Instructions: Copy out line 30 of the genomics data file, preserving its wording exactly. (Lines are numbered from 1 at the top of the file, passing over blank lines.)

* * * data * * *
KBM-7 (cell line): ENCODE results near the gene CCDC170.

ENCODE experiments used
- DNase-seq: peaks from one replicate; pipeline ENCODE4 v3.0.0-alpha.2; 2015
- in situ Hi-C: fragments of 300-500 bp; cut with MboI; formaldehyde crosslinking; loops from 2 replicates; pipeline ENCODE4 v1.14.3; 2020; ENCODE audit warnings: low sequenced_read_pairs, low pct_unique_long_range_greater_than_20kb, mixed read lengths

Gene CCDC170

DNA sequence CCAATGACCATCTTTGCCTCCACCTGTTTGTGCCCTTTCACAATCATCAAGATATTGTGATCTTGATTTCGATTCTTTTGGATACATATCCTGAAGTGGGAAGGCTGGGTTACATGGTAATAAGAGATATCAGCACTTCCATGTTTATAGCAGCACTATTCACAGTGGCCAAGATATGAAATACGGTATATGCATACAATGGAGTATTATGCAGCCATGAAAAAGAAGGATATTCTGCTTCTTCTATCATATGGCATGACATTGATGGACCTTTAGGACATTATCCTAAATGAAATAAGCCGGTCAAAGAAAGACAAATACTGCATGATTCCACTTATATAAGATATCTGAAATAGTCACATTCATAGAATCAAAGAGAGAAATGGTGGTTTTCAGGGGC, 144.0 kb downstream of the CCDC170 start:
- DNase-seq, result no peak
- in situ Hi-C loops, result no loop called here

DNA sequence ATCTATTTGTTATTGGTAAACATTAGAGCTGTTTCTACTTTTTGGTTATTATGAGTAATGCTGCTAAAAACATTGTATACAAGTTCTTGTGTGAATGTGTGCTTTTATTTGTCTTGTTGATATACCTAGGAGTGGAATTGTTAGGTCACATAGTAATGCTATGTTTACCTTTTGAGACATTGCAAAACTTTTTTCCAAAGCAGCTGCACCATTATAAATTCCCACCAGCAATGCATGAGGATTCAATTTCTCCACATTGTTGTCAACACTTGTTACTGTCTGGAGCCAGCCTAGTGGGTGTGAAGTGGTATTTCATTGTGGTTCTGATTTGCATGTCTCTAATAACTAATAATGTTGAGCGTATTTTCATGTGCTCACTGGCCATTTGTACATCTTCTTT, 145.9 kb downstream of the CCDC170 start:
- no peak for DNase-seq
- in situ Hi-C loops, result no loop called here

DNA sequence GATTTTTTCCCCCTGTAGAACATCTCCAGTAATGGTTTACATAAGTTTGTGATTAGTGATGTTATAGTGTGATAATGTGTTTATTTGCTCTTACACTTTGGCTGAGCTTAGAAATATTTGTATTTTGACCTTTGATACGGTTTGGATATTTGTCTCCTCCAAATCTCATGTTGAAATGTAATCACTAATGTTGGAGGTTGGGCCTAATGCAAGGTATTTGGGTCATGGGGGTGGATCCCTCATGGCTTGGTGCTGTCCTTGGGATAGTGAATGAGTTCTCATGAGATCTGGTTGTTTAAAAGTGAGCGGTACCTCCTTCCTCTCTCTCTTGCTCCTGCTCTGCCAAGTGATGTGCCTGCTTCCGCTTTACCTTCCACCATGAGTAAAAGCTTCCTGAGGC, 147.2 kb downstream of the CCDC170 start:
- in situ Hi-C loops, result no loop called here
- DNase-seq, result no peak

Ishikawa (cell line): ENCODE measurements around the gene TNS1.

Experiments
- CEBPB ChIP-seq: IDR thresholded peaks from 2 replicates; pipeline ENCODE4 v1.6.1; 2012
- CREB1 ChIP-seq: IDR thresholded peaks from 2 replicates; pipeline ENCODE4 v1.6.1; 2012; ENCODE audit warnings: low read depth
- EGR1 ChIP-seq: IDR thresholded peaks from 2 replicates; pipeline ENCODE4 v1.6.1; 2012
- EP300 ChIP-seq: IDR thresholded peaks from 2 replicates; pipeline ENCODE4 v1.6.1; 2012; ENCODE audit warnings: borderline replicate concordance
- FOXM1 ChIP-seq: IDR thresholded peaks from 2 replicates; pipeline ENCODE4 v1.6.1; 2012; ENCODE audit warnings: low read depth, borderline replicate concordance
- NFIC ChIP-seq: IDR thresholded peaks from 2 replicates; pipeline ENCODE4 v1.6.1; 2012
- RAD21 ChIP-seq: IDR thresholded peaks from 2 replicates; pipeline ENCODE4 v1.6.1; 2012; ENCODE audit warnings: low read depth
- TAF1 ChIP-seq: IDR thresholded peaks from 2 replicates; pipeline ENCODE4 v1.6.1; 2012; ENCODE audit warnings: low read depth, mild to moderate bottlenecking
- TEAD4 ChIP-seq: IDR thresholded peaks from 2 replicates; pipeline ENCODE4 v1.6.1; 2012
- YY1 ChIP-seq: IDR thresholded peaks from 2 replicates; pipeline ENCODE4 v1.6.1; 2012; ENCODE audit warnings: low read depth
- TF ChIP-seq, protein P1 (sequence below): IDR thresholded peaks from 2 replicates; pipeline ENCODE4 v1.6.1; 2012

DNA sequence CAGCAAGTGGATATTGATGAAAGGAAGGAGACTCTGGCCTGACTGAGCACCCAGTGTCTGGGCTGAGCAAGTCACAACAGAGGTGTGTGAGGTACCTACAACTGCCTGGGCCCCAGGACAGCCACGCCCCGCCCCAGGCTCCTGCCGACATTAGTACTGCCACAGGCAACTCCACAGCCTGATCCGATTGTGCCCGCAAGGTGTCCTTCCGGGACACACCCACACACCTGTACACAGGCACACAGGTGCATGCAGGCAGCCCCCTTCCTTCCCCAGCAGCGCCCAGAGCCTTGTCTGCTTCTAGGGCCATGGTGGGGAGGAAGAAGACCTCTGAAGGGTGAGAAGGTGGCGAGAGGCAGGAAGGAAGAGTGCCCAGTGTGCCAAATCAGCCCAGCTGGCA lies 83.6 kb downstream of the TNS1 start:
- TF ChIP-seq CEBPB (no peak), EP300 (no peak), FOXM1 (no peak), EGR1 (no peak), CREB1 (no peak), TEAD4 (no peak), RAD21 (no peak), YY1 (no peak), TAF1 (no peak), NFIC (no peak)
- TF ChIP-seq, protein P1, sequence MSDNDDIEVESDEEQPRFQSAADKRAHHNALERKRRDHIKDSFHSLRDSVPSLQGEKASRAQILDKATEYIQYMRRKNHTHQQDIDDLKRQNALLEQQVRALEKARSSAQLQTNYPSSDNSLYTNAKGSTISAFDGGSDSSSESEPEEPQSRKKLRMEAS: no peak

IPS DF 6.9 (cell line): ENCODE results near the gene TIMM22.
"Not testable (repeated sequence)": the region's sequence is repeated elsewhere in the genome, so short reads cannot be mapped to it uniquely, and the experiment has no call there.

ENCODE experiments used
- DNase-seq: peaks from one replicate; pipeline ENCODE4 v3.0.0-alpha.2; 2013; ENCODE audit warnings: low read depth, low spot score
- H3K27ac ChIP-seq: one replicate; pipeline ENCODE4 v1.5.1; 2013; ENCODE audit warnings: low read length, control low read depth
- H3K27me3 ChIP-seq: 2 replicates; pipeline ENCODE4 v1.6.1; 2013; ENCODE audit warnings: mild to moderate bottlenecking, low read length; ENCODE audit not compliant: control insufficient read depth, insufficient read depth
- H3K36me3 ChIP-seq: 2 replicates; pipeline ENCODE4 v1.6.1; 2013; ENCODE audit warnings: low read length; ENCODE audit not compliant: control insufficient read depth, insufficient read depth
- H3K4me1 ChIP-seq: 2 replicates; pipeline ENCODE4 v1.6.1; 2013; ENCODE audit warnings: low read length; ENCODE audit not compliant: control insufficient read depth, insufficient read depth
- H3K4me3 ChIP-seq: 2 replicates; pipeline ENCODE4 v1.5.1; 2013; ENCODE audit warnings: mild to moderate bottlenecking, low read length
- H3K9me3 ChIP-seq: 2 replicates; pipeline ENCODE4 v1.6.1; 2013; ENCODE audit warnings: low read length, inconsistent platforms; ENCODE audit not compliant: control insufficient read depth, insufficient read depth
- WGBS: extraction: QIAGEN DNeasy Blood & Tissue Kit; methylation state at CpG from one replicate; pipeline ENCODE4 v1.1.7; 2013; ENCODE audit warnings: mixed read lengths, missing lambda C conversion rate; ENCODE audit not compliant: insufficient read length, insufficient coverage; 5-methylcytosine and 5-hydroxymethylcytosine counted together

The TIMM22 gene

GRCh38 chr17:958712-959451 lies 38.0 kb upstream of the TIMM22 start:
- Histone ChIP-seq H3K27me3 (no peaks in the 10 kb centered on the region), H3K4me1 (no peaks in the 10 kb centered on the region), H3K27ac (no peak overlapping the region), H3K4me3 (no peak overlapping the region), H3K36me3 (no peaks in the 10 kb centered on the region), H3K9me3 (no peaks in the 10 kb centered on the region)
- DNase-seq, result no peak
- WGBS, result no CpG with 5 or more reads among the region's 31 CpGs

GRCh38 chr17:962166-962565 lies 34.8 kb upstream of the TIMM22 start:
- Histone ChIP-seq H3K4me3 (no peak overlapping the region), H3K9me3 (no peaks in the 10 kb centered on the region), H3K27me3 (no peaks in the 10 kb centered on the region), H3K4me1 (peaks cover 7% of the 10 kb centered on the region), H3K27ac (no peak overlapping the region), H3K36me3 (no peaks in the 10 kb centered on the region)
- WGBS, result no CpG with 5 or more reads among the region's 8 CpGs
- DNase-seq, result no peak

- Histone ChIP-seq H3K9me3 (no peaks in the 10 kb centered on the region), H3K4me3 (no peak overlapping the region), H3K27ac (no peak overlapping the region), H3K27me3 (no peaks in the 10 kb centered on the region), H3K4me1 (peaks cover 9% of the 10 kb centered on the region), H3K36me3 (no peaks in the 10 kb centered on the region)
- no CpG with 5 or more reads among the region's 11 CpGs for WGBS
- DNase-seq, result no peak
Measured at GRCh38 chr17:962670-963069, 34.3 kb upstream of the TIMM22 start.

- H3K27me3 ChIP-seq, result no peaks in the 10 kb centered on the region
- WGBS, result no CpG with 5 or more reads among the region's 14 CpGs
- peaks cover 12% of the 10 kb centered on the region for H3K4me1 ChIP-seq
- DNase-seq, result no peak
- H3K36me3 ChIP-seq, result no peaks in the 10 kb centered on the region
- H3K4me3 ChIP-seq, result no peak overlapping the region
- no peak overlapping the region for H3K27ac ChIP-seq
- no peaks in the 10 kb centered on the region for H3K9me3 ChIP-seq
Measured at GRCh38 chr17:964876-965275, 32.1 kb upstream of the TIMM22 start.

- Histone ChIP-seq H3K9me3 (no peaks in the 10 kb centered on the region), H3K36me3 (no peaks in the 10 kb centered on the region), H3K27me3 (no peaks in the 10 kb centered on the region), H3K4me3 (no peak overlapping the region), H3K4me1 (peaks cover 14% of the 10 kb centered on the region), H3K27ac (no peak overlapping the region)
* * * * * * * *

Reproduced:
- TF ChIP-seq, protein P1, sequence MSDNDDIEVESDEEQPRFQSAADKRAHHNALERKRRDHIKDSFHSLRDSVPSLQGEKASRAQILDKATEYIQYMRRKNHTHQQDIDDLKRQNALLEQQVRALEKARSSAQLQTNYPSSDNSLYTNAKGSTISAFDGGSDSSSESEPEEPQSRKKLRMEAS: no peak